July 3, 2014

Known as the '€œFirst Family'€ of fireworks, the Zambelli Fireworks Company has orchestrated the 4th of" July nighttime spectacular over the Huntington Beach pier for the past six years. I recently caught up with Caty Eidemiller, a longtime Zambelli Fireworks Company employee who has produced shows alongside her father, Jeff, for more than 10 years.

'€œI grew up in the business, and I still think [putting on these amazing shows] is one of the most exciting jobs you can have,'€" the 28-year old Eidemiller told me.

Caty'€™s father, Jeff Eidemiller, has been '€œshooting'€ (his term) for the legendary Zambelli family since 1981 as their chief pyro technician '€“ and it'€™s hard to imagine a better man for the job. His energy and enthusiasm crackle like so many summer sparklers, and it'€™s evident that our local show is in the right hands.

'€œIt's a really great show this year,'€ Caty explained. '€œWe always customize something really special for Huntington Beach. This particular show has over 300 cues built into it '€“ and remember, each cue has multiple fireworks. So it's a big show.'€

Jeff'€™s responsibilities for producing shows, such as the one in Huntington Beach, include everything from setting up the equipment, to managing the crew, to loading the fireworks and making sure the display is fired according to plan '€“ all the way down to the post-show cleanup. He even crafts the musical soundtrack.

Setting up the fireworks show on the pier in Huntington Beach

Setting up for the 4th of July fireworks show in Huntington Beach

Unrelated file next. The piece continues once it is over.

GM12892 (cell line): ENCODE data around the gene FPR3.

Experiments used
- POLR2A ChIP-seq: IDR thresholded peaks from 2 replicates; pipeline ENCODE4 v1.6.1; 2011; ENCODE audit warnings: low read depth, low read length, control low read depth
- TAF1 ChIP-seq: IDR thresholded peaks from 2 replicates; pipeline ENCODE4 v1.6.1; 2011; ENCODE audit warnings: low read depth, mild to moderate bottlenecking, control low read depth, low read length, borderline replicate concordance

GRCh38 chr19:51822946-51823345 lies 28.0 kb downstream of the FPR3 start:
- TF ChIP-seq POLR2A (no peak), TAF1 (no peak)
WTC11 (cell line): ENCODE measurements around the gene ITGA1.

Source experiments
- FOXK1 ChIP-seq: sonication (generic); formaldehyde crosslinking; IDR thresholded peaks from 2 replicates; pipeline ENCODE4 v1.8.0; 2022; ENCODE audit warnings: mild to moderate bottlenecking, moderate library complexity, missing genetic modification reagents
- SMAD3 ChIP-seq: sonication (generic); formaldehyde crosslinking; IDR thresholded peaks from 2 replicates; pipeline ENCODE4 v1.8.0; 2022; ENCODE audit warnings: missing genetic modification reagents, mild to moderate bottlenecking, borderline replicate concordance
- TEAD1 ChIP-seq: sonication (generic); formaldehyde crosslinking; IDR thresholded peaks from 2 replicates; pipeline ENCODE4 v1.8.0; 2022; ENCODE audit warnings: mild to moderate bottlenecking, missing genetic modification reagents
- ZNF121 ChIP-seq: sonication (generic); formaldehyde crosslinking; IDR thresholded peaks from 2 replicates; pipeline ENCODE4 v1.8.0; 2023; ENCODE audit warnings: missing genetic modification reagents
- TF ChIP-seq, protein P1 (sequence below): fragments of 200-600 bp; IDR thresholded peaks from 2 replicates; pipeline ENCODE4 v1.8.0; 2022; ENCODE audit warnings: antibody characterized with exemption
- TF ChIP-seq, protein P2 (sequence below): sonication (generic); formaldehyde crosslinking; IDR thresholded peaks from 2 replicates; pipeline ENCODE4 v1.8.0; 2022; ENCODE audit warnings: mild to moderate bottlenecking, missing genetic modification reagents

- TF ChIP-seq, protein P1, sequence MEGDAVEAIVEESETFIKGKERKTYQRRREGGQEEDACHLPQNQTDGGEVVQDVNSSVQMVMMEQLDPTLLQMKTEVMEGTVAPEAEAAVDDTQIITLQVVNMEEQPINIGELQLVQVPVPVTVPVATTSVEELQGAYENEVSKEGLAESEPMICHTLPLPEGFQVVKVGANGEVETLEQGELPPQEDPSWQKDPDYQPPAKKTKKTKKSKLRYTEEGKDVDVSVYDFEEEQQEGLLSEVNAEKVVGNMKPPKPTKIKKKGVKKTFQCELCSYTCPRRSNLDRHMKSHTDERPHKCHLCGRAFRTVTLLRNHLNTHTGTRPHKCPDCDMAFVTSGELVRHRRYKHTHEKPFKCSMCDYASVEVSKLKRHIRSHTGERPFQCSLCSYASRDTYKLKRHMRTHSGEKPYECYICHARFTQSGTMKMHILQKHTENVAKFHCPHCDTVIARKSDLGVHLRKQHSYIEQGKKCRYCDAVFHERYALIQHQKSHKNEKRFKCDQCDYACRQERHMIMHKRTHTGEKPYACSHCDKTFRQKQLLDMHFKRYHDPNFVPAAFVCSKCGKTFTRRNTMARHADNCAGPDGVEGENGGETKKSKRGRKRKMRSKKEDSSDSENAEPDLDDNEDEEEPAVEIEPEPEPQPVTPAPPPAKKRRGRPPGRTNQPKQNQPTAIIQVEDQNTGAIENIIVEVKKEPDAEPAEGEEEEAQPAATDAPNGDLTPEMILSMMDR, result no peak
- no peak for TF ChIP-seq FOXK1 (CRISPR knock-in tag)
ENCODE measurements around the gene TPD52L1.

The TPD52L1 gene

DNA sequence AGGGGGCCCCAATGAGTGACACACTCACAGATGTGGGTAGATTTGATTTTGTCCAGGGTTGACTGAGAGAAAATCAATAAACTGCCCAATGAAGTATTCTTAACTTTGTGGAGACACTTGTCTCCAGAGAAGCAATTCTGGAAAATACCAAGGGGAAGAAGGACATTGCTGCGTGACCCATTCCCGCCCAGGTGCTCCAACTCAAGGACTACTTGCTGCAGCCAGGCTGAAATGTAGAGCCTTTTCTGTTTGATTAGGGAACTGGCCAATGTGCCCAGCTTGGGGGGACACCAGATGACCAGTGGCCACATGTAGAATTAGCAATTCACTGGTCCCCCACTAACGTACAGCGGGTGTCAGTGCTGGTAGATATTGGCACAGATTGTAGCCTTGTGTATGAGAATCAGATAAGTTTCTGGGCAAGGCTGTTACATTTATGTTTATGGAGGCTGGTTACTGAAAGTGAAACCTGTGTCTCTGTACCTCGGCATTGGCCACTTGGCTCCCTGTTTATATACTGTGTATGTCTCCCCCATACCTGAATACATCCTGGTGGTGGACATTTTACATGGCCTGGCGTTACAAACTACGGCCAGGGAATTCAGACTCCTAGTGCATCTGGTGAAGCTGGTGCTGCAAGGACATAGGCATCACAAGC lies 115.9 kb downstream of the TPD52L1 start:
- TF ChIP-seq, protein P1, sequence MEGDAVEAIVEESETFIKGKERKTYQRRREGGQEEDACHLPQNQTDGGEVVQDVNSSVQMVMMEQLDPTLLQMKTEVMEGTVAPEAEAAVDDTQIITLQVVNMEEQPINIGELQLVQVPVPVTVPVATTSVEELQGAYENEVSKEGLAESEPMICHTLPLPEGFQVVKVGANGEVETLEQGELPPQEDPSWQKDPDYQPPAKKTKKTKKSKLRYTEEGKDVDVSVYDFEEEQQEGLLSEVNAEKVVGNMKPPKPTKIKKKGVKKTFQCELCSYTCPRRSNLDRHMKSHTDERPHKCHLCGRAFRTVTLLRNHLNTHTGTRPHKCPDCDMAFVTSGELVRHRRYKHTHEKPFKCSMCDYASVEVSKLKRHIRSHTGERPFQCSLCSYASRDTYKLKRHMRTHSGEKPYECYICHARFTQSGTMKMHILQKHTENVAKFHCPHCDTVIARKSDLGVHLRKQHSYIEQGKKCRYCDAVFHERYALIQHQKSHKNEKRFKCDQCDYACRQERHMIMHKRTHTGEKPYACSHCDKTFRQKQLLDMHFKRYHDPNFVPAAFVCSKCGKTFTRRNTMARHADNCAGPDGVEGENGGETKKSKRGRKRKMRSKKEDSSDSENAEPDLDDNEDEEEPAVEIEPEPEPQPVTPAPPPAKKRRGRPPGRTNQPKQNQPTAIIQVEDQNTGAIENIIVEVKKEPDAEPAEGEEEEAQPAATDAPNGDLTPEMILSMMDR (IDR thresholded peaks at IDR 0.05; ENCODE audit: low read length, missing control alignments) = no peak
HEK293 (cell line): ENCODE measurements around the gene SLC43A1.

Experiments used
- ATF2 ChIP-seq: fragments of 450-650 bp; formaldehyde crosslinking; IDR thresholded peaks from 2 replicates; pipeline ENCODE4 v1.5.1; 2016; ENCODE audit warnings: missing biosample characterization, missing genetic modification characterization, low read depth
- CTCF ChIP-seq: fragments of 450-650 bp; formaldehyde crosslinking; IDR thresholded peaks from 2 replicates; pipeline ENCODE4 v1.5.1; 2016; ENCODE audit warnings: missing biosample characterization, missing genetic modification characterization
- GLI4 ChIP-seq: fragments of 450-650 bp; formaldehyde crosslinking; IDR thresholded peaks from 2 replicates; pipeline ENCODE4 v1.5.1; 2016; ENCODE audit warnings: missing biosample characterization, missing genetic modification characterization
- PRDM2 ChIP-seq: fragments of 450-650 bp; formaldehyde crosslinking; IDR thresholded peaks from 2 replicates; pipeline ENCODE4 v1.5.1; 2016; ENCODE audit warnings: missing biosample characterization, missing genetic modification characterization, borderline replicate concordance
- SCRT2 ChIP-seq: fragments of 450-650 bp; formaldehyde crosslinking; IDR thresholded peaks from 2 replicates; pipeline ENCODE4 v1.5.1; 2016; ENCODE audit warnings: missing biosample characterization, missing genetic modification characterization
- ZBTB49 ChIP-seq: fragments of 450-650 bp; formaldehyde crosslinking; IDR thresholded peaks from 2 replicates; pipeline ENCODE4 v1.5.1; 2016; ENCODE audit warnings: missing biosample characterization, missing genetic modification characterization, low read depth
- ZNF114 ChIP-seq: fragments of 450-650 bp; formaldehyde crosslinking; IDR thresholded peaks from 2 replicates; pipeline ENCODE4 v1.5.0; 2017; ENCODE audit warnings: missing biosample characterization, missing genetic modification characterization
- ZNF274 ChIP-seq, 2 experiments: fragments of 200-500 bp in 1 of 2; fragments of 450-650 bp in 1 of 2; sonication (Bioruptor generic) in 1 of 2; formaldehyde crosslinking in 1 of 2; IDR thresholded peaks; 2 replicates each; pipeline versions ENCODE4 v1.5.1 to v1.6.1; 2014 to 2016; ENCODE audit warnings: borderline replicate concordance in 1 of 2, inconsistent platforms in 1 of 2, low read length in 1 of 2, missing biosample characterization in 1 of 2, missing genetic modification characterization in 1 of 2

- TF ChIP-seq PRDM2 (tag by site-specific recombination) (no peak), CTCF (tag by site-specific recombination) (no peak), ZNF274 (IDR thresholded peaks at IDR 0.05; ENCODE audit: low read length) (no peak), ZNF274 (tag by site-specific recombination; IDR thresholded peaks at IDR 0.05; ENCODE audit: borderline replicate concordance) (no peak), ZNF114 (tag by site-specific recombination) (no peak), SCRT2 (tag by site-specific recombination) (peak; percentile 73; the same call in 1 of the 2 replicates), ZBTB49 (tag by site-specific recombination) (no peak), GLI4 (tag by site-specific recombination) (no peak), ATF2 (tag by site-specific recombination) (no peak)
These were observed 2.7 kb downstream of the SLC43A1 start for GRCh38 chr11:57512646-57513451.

Photo courtesy of Chris Epting

Jeff started in the business at age 17 in his hometown of Arcadia. His pyro skills have taken him around the world, having created shows in Australia, Mexico, Canada and many other places. He'€™s worked at Disneyland, all 18 Six Flags theme parks, The Queen Mary, concerts by The Who and Garth Brooks, and many other events.

A purist at heart, he designs his productions using electricity instead of computers '€” thus allowing for the human element of actually pushing a button to launch the blasts.

'€œHand-fired is better,'€ he says. '€œYou feel it. And when you hear the crowd react, well, that'€™s why we do it.'€

Jeff and his family made their way to Orange County from their home in Utah earlier this week, making a quick stop in Bakersfield to pick up the equipment they needed. At midnight on the evening of July 2, they took all their gear out on the pier and began the meticulous process of assembling and placing the equipment in line with the show'€™s choreography. The entire setup is currently resting under a thick blanket of security, ready and waiting for the show to begin.

On the 4th" of July, literally hundreds of thousands of people along our coast will be dazzled by Eidemiller'€™s explosive production.

Fireworks show in Huntington Beach

Some fun facts about the show:

  • The finale will consist of 500 rounds of fireworks, set off in the last 40 seconds of the show.
  • 12 tons of paper and wood are used to detonate the fireworks, and nearly all of it will be saved and reused.
  • A crew of six technicians from Zambelli Internationale Fireworks Company lay two miles of detonator wire for the electrically choreographed show.
  • Zambelli Fireworks is careful to ensure none of the launch wires from the fireworks show ends up in the ocean.
  • Nearly all of the materials from the fireworks explode and burn; anything that falls to Earth is made of mineral salts and paper. The paper biodegrades within three days or less.

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